In order to ensure benefits for employees are aligned to both global and local trends, it is important that organizations regularly re-assess what benefits they are offering and the suitability of these in terms of their employee base. This is especially the case where there is a diverse or globalized workforce.

Health and Risk Benefits
Company provision of all employee-paid health benefits, including private medical cover, health cash plans, dental plans, health screenings and Employee Assistance Programmes, has increased. This suggests a general move towards a more flexible approach, tailored to the needs of the individual employee and keeping increases in premiums to a minimum. This works well as part of employee engagement strategies.

In terms of risk benefits, approaches have changed little in terms of the level and type of cover offered over the last few years, suggesting a reluctance to re-evaluate. However, given the current financial pressures, employers would do well to do so, especially considering the various legislative guidelines in place.

Online Benefits — Communications and Flexible Benefits
Flexible benefits have become a popular option, with at least 50 per cent of large employees introducing them. In terms of pensions, a large proportion of employers do not offer these as part of flex.

Online benefits are extremely popular — mainly because their method of delivery is so varied and cost-effective. Communication as a whole is considered by most employers as an important aspect of employee benefit delivery.

There is widespread agreement that a major issue of employee benefit schemes is the gap between interest and understanding. Advances in communication technology go some way towards closing this gap by providing the capabilities to make more information readily available online via laptops, tablets and smartphones. What’s more, there is now the opportunity to personalize this information. Enabling employees to access personalized benefits information, at any time and anywhere, provides employees with the means to track their personal benefits objectives and can only increase and maintain levels of employee engagement and, as a result, employee satisfaction.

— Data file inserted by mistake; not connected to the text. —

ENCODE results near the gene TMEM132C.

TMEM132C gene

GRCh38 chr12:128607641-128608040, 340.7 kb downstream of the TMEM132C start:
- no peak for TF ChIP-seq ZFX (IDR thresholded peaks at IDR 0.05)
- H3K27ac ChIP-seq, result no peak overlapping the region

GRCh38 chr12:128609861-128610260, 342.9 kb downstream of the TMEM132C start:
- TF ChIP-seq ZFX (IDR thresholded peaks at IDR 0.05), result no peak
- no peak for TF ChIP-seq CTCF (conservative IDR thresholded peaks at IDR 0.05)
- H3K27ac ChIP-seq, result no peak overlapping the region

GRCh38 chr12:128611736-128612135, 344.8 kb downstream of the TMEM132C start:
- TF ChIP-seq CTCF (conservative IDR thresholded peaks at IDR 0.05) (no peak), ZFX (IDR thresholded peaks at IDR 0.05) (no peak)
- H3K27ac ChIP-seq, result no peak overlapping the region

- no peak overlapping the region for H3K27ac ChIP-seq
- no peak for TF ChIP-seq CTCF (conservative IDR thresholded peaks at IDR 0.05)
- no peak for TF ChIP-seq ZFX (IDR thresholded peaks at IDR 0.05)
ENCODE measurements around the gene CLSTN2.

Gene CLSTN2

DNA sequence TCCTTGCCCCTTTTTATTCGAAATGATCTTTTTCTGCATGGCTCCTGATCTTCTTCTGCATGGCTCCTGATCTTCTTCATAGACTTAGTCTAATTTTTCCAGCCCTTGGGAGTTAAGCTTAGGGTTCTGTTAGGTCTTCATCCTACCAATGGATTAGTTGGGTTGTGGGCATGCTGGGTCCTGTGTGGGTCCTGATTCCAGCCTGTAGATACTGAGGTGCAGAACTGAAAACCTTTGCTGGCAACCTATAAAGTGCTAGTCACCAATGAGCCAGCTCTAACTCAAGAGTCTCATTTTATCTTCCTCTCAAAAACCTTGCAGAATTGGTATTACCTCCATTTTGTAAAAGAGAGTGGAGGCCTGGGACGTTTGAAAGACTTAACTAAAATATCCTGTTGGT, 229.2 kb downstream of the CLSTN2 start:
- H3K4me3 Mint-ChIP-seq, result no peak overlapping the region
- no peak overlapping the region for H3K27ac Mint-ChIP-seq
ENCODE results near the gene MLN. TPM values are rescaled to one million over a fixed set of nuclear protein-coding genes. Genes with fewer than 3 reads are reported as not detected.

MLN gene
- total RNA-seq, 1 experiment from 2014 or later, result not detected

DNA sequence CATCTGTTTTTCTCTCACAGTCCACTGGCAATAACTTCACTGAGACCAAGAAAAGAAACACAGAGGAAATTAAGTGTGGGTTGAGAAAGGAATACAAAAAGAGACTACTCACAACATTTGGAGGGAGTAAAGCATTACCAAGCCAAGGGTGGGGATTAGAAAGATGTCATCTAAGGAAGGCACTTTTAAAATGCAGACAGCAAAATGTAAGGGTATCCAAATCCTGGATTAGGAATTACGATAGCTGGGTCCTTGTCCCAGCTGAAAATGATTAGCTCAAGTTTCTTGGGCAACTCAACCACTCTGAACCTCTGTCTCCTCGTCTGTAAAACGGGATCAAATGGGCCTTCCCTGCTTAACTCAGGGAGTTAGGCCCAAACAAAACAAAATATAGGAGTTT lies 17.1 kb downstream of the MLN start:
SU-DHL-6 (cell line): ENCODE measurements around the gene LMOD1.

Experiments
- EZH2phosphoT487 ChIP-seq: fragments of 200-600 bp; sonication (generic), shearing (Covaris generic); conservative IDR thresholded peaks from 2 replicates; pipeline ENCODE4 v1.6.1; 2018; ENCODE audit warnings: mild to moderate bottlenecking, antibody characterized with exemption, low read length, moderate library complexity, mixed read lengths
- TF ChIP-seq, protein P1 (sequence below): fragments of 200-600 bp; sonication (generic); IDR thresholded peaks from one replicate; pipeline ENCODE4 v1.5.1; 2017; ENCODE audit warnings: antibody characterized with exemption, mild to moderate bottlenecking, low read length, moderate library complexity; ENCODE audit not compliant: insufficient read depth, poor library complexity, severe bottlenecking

Enhanced understanding will also increase transparency and ensure benefits offered are appropriate for today’s diverse workforce.

The sorts of pensions offered remain very similar to those outlined in previous Aon Benefits and Trends Surveys, with a predominance of group personal pensions plans.

Communication is seen as a vital aspect in tailoring products to individual employee needs, and the current tendency towards a blanket approach may well begin to evolve into a more customized method of delivery.

Raven works as a freelance HR Consultant that has over 10 years of experience working with international organizations. You can find Raven’s most recent articles and opinions at The Benefits Lounge. Also, feel free to follow him on Twitter – @RavenGerald82.